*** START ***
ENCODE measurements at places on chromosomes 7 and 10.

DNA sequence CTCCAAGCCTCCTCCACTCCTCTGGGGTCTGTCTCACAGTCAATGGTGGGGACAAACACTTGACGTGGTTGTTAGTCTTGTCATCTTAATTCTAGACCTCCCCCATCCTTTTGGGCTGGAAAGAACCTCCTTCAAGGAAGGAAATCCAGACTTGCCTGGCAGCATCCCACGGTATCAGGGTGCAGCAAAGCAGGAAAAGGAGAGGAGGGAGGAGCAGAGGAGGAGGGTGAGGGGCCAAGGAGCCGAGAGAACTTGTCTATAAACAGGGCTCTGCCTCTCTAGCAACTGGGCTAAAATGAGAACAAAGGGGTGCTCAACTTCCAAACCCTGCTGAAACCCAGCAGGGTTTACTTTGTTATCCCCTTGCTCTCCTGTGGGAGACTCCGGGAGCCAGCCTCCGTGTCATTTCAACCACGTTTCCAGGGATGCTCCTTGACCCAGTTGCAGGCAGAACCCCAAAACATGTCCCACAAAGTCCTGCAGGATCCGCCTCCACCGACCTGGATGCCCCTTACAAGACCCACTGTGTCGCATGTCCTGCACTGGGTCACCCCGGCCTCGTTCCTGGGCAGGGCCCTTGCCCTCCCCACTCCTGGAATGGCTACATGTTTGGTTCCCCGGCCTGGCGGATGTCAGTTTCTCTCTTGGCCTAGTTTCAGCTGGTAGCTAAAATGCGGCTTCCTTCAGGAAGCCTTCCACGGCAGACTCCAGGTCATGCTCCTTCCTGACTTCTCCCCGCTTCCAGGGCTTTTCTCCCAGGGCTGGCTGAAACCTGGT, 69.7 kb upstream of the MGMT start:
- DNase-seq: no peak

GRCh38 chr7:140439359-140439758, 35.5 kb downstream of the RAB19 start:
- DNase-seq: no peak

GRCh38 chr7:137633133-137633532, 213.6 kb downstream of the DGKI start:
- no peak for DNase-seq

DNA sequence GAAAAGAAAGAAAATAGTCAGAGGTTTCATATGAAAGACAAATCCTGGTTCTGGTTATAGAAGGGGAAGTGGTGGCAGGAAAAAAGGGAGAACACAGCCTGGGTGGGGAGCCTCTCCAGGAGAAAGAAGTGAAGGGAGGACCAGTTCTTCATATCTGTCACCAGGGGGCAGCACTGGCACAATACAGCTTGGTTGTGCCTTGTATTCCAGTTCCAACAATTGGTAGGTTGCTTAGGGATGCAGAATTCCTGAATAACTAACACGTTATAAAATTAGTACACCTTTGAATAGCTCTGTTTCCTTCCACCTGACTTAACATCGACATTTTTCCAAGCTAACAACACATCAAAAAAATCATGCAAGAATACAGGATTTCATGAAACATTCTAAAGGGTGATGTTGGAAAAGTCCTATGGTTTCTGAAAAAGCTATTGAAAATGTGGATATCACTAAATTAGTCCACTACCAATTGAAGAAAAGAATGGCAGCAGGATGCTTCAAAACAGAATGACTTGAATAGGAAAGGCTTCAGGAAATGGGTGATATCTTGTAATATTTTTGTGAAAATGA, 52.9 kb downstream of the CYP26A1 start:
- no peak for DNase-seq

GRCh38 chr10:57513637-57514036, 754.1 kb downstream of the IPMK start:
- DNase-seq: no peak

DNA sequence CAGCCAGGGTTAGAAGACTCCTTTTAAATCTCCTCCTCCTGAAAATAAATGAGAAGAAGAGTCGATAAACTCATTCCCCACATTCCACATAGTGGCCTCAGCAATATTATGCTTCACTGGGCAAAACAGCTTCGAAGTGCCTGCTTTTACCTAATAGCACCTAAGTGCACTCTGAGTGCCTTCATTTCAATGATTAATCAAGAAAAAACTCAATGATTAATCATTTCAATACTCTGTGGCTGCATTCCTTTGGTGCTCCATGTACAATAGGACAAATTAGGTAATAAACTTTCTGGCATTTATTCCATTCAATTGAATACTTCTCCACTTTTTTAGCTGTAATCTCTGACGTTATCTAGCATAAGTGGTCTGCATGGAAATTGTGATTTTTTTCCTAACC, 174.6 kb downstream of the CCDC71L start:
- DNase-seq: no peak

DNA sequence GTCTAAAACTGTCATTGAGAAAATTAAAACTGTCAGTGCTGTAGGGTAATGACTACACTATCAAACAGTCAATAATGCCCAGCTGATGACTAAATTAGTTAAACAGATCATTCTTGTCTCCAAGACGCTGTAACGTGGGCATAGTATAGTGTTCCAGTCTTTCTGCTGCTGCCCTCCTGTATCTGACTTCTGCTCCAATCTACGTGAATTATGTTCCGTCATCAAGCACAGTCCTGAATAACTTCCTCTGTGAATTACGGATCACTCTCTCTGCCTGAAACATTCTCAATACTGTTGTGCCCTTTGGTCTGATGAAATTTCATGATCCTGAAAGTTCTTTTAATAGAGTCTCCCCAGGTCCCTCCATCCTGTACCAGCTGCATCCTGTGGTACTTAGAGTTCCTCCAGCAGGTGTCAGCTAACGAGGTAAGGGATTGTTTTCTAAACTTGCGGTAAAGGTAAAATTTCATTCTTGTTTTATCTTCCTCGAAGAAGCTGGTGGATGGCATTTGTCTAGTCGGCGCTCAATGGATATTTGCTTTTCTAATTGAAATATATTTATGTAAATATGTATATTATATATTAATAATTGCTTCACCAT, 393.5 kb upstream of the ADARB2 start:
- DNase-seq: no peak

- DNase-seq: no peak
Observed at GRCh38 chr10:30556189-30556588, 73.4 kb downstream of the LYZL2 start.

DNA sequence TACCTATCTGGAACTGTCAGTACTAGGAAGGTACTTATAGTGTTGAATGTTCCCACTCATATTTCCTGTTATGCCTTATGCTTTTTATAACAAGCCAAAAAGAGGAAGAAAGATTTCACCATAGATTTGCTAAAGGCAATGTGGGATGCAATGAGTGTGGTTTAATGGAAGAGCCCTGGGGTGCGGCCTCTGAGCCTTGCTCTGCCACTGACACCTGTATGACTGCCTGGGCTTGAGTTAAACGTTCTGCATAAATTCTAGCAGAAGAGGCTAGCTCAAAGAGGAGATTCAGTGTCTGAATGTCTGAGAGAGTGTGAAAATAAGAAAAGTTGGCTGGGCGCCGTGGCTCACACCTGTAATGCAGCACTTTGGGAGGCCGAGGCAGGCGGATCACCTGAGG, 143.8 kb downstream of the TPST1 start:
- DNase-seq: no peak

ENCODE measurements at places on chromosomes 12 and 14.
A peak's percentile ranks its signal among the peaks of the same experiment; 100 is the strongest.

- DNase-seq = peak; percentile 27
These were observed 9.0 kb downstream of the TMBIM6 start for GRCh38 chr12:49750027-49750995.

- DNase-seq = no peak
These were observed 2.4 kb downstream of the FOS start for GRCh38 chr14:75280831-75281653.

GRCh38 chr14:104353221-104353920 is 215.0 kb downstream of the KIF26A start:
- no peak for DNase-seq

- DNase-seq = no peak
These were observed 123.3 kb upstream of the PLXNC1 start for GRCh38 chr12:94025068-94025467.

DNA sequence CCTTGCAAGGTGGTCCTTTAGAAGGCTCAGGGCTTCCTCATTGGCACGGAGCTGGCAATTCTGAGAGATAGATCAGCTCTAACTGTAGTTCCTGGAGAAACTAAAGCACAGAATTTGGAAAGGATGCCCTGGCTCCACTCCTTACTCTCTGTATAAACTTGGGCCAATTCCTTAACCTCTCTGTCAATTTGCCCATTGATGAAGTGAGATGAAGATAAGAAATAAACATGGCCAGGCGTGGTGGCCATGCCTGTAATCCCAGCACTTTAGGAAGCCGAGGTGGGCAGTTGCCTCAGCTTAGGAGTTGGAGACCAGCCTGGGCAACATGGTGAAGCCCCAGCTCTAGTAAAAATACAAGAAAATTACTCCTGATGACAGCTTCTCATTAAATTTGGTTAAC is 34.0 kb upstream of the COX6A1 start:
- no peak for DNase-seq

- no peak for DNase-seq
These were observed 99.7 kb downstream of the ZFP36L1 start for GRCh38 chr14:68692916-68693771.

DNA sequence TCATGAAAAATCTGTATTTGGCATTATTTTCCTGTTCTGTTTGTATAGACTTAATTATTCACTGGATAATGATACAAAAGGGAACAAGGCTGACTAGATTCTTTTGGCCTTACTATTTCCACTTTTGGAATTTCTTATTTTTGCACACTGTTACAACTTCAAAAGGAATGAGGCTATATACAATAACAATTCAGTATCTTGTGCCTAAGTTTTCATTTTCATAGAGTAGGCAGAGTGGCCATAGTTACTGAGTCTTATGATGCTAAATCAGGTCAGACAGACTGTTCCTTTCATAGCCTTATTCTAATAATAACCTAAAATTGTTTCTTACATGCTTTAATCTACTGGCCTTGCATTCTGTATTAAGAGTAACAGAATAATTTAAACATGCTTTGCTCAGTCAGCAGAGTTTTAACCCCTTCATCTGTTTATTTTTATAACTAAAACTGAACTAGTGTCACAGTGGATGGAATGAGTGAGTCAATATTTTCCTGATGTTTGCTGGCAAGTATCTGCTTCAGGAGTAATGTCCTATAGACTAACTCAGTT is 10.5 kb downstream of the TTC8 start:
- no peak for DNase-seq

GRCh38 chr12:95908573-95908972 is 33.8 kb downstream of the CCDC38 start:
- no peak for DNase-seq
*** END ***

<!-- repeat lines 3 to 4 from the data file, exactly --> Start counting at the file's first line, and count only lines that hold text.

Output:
- DNase-seq: no peak

GRCh38 chr7:140439359-140439758, 35.5 kb downstream of the RAB19 start: